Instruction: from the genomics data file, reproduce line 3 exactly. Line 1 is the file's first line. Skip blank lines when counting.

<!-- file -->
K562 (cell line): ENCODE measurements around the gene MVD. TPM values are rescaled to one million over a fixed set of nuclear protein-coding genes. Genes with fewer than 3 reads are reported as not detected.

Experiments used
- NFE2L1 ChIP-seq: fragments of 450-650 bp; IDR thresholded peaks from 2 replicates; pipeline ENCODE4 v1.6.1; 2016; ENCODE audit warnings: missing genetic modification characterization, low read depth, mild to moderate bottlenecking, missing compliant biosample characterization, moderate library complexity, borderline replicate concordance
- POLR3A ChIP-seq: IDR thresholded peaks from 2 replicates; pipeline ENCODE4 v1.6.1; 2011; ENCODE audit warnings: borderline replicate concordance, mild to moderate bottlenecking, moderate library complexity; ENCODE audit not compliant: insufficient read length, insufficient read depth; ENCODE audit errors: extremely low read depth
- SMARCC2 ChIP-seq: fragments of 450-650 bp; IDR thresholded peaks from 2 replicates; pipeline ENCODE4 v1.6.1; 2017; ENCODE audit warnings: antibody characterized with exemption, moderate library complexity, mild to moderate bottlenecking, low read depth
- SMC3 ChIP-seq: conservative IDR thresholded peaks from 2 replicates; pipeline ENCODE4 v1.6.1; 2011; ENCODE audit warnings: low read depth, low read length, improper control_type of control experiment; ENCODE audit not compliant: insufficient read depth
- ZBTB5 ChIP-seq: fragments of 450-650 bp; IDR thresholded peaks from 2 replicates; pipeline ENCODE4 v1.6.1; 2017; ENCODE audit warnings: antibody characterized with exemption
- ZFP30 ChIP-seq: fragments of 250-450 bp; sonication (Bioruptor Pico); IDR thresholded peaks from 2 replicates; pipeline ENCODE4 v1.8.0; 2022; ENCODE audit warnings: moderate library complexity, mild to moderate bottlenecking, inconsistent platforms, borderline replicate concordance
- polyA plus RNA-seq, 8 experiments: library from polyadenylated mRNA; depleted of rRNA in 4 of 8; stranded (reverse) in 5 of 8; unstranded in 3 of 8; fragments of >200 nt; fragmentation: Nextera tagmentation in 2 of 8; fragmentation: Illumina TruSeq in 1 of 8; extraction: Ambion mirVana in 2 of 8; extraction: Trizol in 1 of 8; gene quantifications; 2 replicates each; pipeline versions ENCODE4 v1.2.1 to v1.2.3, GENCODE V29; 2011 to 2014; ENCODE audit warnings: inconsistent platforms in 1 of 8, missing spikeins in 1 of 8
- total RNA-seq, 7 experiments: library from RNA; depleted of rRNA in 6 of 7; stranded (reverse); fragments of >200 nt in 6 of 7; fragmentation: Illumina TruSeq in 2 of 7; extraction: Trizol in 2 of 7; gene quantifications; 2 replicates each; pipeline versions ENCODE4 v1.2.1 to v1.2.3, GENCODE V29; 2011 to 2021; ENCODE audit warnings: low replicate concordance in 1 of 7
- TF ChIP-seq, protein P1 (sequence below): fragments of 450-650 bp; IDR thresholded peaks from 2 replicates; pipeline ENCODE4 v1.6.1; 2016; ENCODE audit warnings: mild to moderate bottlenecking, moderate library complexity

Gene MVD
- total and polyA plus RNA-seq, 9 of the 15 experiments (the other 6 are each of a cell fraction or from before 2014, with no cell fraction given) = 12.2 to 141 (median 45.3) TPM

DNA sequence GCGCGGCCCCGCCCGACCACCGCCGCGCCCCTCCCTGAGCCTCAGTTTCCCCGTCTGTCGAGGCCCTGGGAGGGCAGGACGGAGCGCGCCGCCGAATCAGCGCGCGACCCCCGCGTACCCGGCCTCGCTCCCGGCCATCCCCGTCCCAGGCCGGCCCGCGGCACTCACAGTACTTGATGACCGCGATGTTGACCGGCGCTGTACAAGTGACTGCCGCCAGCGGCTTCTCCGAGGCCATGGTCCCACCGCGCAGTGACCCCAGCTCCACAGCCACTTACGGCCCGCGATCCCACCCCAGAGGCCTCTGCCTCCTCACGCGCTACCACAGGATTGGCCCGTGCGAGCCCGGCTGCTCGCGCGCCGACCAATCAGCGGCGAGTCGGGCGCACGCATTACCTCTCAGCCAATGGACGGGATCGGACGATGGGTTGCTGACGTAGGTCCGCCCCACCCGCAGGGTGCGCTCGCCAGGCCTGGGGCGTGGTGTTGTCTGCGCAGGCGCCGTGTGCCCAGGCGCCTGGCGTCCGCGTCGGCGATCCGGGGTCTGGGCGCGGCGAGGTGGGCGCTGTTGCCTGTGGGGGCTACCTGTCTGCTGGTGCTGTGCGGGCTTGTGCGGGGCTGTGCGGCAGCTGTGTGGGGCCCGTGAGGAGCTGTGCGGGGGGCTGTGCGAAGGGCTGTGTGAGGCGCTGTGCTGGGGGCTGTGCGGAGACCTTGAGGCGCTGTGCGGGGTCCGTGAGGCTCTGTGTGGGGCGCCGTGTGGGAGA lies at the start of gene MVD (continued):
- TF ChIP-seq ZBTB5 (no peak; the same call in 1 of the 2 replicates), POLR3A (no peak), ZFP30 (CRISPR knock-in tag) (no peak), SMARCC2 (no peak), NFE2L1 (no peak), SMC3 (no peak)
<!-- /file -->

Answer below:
- NFE2L1 ChIP-seq: fragments of 450-650 bp; IDR thresholded peaks from 2 replicates; pipeline ENCODE4 v1.6.1; 2016; ENCODE audit warnings: missing genetic modification characterization, low read depth, mild to moderate bottlenecking, missing compliant biosample characterization, moderate library complexity, borderline replicate concordance